About this Plan
Crackerjack. Control line profile model.
Quote: "Make this fast control-line model from plans or a kit. Crackerjack, by Paul Del Gatto.
This just about the peppiest little half-A control-line profile model we've ever had the pleasure of doing. It wings around at high speed on 30-ft lines and is capable of performing maneuvers usually associated with profile models twice its size and power. You can assemble it in no time from the kit we've made available or build it from scratch by following the plans.
If you decide to follow the plans, lay out the parts on sheet balsa, cut them out and sand the surfaces smooth. The trailing edges of the wing are cut sep-arately and they are cemented in place after the main section of the wing has been cemented in the fuselage profile. However, before installing the wing, bend the landing gear strut from diameter wire and cement it in place. Reinforce the strut by binding it with thread passed through the fuselage and cementing gussets at the rear.
When the wing is in place and the leading and trailing edges have been rounded, add the nacelle formers. Then mount the engine on the plywood firewall and cement it in place against the formers and the fuselage profile. Complete the nacelle by cementing all side pieces in place.
Next assemble all the parts which make up the complete tail assembly and cement them in place. Bend a lug to form the control horn or cut one from tin can stock to similar proportions and cement it to the bottom of the elevator. Then add the wing tip fences, strut fairings and wheels.
The cowl can be formed from thin metal or stiff cardboard; each serves the purpose admirably. Cut it to the pattern outline shown on the plan and mold it to blend in with the firewall and spinner, if a spinner is used. Once the desired contours have been attained, pin and cement it in place, using contact cement or any adhesive recommended for metal.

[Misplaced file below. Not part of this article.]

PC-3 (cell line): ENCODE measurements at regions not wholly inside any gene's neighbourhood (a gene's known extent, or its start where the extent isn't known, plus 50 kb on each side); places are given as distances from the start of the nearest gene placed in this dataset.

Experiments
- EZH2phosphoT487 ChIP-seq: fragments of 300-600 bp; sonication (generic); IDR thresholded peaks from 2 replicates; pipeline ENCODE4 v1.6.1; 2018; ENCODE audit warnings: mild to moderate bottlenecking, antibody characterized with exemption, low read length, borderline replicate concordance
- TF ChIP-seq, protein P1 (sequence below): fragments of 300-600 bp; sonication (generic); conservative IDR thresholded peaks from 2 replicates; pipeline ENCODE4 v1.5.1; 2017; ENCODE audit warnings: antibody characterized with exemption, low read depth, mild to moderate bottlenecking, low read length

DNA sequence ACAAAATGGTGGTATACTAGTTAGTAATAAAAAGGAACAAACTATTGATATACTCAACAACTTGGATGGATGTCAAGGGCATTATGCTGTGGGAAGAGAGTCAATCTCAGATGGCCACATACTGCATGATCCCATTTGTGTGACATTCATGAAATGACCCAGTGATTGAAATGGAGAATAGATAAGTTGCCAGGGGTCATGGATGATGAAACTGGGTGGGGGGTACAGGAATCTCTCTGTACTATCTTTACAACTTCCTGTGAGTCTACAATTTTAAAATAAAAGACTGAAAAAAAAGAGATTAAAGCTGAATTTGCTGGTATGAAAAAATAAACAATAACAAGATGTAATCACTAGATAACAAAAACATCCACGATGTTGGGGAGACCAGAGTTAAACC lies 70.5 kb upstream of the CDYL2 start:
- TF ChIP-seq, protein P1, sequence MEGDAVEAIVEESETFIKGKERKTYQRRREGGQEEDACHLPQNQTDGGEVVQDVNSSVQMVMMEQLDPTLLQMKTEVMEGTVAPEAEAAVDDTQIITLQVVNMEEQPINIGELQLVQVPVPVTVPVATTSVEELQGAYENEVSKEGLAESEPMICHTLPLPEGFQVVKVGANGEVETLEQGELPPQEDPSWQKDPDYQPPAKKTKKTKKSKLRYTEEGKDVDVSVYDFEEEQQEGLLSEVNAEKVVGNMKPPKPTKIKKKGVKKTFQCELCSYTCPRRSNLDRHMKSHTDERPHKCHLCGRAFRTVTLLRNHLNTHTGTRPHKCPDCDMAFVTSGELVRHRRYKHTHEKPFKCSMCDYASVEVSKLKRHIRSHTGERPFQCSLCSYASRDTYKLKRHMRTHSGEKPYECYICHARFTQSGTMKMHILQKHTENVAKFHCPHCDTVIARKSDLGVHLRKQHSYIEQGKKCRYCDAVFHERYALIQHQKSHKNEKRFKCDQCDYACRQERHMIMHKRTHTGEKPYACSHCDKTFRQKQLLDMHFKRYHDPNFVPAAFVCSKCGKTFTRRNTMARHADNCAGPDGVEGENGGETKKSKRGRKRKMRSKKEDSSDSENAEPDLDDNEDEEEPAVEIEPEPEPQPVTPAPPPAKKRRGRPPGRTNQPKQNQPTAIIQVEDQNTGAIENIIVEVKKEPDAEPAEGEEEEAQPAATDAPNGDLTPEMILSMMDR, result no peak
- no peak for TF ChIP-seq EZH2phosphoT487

For a finish we recommend undercoat-ing with at least two coats of thin dope, sanding the airplane smooth with fine sandpaper between each coat. Then apply two to three coats of colored dope of your own choosing to all surfaces. More dope can be added to obtain a very lustrous finish, but the added weight may prove a detriment to the model's flight performance. Once the colored finish has been applied, add the other remaining trim and decals."
Direct submission to Outerzone.
Quote: "Hi, I found this plan in the Mechanix Illustrated Jan 1957 issue when I was a kid. This plan is the reason I am into RC modelling and 30 years later I am still building and flying models. Today an original copy is in my living room. I am sending you a digital copy, the best I can, I am afraid I can't scan and resize it so if you can please do. It is a nice little Control Line model for 049 engines. Regards from Greece,"
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This model plan (like all plans on Outerzone) is supposedly scaled correctly and supposedly will print out nicely at the right size. But that doesn't always happen. If you are about to start building a model plane using this free plan, you are strongly advised to check the scaling very, very carefully before cutting any balsa wood.
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